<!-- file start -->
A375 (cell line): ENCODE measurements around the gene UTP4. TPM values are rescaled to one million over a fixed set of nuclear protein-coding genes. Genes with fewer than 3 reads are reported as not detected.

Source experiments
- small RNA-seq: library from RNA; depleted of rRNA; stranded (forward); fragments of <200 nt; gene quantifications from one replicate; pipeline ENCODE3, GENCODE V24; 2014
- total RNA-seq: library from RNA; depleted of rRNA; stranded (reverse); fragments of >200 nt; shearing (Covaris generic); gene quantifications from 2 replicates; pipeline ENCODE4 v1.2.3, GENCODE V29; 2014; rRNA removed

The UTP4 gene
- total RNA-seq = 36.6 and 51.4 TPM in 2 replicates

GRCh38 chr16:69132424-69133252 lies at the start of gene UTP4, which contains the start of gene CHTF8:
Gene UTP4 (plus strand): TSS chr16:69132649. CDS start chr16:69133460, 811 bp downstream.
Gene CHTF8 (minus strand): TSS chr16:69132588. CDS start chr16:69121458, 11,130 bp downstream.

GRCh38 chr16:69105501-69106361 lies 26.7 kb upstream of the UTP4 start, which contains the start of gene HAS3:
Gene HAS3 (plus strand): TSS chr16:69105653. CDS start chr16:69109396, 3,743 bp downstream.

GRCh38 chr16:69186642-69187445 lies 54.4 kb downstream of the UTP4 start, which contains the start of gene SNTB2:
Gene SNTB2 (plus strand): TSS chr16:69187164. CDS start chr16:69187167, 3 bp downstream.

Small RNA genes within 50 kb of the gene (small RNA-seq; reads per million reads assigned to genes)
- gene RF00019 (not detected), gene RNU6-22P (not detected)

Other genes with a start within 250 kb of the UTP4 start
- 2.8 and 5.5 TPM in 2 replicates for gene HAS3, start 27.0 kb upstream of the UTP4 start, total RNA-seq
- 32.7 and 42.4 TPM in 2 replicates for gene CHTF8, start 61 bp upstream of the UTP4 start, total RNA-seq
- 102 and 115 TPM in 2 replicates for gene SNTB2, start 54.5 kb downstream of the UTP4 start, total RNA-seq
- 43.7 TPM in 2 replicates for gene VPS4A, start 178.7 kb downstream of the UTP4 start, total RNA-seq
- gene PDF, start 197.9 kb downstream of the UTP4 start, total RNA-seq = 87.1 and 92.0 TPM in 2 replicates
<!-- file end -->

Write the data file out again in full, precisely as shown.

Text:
A375 (cell line): ENCODE measurements around the gene UTP4. TPM values are rescaled to one million over a fixed set of nuclear protein-coding genes. Genes with fewer than 3 reads are reported as not detected.

Source experiments
- small RNA-seq: library from RNA; depleted of rRNA; stranded (forward); fragments of <200 nt; gene quantifications from one replicate; pipeline ENCODE3, GENCODE V24; 2014
- total RNA-seq: library from RNA; depleted of rRNA; stranded (reverse); fragments of >200 nt; shearing (Covaris generic); gene quantifications from 2 replicates; pipeline ENCODE4 v1.2.3, GENCODE V29; 2014; rRNA removed

The UTP4 gene
- total RNA-seq = 36.6 and 51.4 TPM in 2 replicates

GRCh38 chr16:69132424-69133252 lies at the start of gene UTP4, which contains the start of gene CHTF8:
Gene UTP4 (plus strand): TSS chr16:69132649. CDS start chr16:69133460, 811 bp downstream.
Gene CHTF8 (minus strand): TSS chr16:69132588. CDS start chr16:69121458, 11,130 bp downstream.

GRCh38 chr16:69105501-69106361 lies 26.7 kb upstream of the UTP4 start, which contains the start of gene HAS3:
Gene HAS3 (plus strand): TSS chr16:69105653. CDS start chr16:69109396, 3,743 bp downstream.

GRCh38 chr16:69186642-69187445 lies 54.4 kb downstream of the UTP4 start, which contains the start of gene SNTB2:
Gene SNTB2 (plus strand): TSS chr16:69187164. CDS start chr16:69187167, 3 bp downstream.

Small RNA genes within 50 kb of the gene (small RNA-seq; reads per million reads assigned to genes)
- gene RF00019 (not detected), gene RNU6-22P (not detected)

Other genes with a start within 250 kb of the UTP4 start
- 2.8 and 5.5 TPM in 2 replicates for gene HAS3, start 27.0 kb upstream of the UTP4 start, total RNA-seq
- 32.7 and 42.4 TPM in 2 replicates for gene CHTF8, start 61 bp upstream of the UTP4 start, total RNA-seq
- 102 and 115 TPM in 2 replicates for gene SNTB2, start 54.5 kb downstream of the UTP4 start, total RNA-seq
- 43.7 TPM in 2 replicates for gene VPS4A, start 178.7 kb downstream of the UTP4 start, total RNA-seq
- gene PDF, start 197.9 kb downstream of the UTP4 start, total RNA-seq = 87.1 and 92.0 TPM in 2 replicates